From the shiny brown ball used at the first FIFA World Cup in 1930, going through the legendary Telstar in 1970, the much-improved Jabulani in 2010 through the Telstar 18 four years ago, the ball itself has become paramount to the game, a true icon, which is revered and becomes an instant hit for the collectors after the tournament.
On one hand, it looks simple. How difficult would it be to create a simple ball, that is kicked on a court by 22 players? But on the other hand, there are plans to improve the most important thing on the pitch, the ball, in all areas on a tournament-by-tournament basis.
With the development of technology, adidas, the long-term partner of FIFA, has focused on improvements like the materials used, the ball’s aerodynamic path, but also with an extra layer added over the last tournament, the technological one, which enables new features on the ball.
The “Al Rihla” will be the ball used for the 2022 FIFA World Cup, an Arabic name which is simply translated by “The Journey” in English. It has been revealed as the official ball of the competition in March 2022 and it will be the 14th consecutive time the German producer has produced the ball for the FIFA World Cup.
According to the official website of FIFA, “Al Rihla” is inspired by the culture, architecture, iconic boats, and flag of Qatar. The bold, vibrant colours set on a pearlescent background represent the FIFA World Cup host country and the ever-increasing speed of the game.
It has several features embedded, like the CRT-core, the heart of the ball, which is providing speed, accuracy, and consistency, and the Speedshell, a textured PU skin, with a new 20-piece panel shape, improving the accuracy, flight stability, and swerve thanks to macro and microtextures, plus surface debossing.
Designed from the inside out using data and rigorous testing at Adidas labs, in wind tunnels, and on the pitch by football players themselves, “Al Rihla” provides the highest levels of accuracy and reliability on the field of play, partly due to its new panel shape and surface textures.
“Al Rihla” will also become the first ball in the history of the World Cup that will help raise money for projects that will improve people’s lives all around the world. One percent of the ball’s net sales will go to the Common Goal movement.
New technology embedded in the core of the ball
But the most critical development has not been in the design or the aerodynamic aspect, rather than the technology embedded inside the ball.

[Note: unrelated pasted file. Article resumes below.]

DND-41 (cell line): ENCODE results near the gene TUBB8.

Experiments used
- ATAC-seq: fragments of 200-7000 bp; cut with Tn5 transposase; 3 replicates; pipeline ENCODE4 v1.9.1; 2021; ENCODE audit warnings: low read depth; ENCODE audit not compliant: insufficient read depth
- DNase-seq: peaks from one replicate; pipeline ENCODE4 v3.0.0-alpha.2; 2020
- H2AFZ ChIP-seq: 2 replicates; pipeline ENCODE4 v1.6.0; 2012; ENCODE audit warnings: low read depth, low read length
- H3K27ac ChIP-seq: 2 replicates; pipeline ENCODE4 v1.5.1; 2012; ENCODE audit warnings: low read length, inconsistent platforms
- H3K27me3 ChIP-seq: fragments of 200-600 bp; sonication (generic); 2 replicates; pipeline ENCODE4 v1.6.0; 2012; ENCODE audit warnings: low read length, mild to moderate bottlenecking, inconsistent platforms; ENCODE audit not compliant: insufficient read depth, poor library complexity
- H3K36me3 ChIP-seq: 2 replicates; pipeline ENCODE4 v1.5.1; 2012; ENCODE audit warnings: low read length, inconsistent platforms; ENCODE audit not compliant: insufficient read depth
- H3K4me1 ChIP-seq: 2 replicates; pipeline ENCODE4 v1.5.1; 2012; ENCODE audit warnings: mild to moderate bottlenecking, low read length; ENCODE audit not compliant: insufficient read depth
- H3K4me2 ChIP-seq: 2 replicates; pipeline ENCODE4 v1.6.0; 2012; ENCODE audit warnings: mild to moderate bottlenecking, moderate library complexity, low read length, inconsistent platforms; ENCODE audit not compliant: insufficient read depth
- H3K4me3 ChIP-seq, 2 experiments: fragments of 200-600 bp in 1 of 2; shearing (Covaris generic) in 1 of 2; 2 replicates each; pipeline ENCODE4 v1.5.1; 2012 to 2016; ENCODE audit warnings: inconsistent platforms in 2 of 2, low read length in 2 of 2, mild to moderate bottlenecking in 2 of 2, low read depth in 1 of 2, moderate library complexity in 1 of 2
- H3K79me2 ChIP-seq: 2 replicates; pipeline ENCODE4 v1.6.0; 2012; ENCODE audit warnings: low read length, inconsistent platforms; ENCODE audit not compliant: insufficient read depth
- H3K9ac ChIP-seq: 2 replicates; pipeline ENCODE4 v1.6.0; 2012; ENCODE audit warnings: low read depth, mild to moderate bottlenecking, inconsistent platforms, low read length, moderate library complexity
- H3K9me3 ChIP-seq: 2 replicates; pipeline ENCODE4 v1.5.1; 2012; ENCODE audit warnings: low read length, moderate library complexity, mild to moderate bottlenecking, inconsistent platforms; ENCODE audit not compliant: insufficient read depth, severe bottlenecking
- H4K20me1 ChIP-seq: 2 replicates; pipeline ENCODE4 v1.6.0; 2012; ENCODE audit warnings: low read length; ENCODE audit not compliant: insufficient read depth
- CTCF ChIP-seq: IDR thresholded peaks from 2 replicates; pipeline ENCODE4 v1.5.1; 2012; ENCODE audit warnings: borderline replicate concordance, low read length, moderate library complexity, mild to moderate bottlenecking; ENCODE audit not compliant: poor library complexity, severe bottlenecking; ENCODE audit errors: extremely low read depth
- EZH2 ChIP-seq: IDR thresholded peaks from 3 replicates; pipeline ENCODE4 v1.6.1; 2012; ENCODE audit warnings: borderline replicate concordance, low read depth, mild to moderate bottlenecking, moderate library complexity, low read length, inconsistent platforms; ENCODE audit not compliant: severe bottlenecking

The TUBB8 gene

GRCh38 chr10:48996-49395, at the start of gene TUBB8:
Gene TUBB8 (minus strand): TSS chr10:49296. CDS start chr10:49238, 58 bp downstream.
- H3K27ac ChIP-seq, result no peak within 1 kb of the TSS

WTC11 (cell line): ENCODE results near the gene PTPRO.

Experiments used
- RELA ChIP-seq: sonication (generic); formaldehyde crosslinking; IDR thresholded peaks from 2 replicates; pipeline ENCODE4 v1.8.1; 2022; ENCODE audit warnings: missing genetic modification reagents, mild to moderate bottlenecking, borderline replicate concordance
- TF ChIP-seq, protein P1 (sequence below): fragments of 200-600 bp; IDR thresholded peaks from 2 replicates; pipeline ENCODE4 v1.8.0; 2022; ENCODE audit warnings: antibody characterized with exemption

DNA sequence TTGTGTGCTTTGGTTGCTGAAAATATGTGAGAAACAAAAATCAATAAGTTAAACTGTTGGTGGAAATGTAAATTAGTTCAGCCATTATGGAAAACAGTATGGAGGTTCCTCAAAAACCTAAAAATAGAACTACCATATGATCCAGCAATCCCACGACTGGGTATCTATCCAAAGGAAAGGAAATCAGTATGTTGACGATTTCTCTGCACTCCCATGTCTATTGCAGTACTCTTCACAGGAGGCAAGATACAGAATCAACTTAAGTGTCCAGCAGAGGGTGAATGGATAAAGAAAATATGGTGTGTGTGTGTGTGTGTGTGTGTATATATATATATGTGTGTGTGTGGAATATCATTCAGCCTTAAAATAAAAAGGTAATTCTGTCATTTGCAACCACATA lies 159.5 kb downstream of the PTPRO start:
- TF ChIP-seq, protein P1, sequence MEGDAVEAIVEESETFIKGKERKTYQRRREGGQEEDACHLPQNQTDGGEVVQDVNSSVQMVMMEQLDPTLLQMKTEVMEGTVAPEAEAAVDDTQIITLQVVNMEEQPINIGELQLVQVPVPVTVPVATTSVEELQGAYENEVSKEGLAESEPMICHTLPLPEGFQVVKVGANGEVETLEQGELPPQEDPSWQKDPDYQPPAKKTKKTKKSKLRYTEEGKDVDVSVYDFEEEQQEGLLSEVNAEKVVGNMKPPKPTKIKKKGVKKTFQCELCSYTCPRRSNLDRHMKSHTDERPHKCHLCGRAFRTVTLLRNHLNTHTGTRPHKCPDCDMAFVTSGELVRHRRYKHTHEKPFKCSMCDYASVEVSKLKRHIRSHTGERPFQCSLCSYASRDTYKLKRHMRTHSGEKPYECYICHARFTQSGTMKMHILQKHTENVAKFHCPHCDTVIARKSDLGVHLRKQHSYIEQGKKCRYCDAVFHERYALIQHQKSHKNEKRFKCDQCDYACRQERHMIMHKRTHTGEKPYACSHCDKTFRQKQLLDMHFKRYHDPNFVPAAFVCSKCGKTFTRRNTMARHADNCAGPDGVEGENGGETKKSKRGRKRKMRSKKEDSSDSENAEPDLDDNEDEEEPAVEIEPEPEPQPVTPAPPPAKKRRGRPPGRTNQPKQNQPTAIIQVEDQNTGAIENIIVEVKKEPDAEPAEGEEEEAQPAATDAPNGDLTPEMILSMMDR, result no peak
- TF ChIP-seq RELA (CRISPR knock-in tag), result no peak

In a video released by FIFA, the new technology that “lives” inside the ball has been presented. Known as the “connected ball technology”, it will be used to enhance the VAR system, providing an unprecedented level of data and information to match officials for making faster and more accurate decisions in crunch moments.
Therefore, the “Al Rihla” will not only be better for players but will also improve the game in itself and for the fans, erasing plenty of moments in which the most important moments of the match will be decided.
Using artificial intelligence and combined with player position data, this technology will also contribute to FIFA’s semi-automated offside technology, which has been already deployed in the UEFA Champions League, and offers Video Assistant Referees instantaneous information to help optimize decision making.
The core of the ball is formed by a new Adidas Suspension System that stabilizes a 500Hz inertial measurement unit (IMU) motion sensor, which provides unprecedented insight into every element of the movement of the ball. This technology is unnoticeable for players and not affecting their performance. The sensor is powered by a rechargeable battery, which can be charged by induction.
“This is a stunning, sustainable, and high-quality Official Match Ball from Adidas that will be enjoyed by stars performing at the top of their game on the world’s biggest stage in Qatar, as well as grassroots players everywhere.”
“Al Rihla’s worldwide journey will represent the incredible reach of the FIFA World Cup and give fans a unique opportunity to engage with the event as excitement builds ahead of the big kick-off,” said Jean-François Pathy, FIFA’s Director of Marketing, according to the official website of the competition.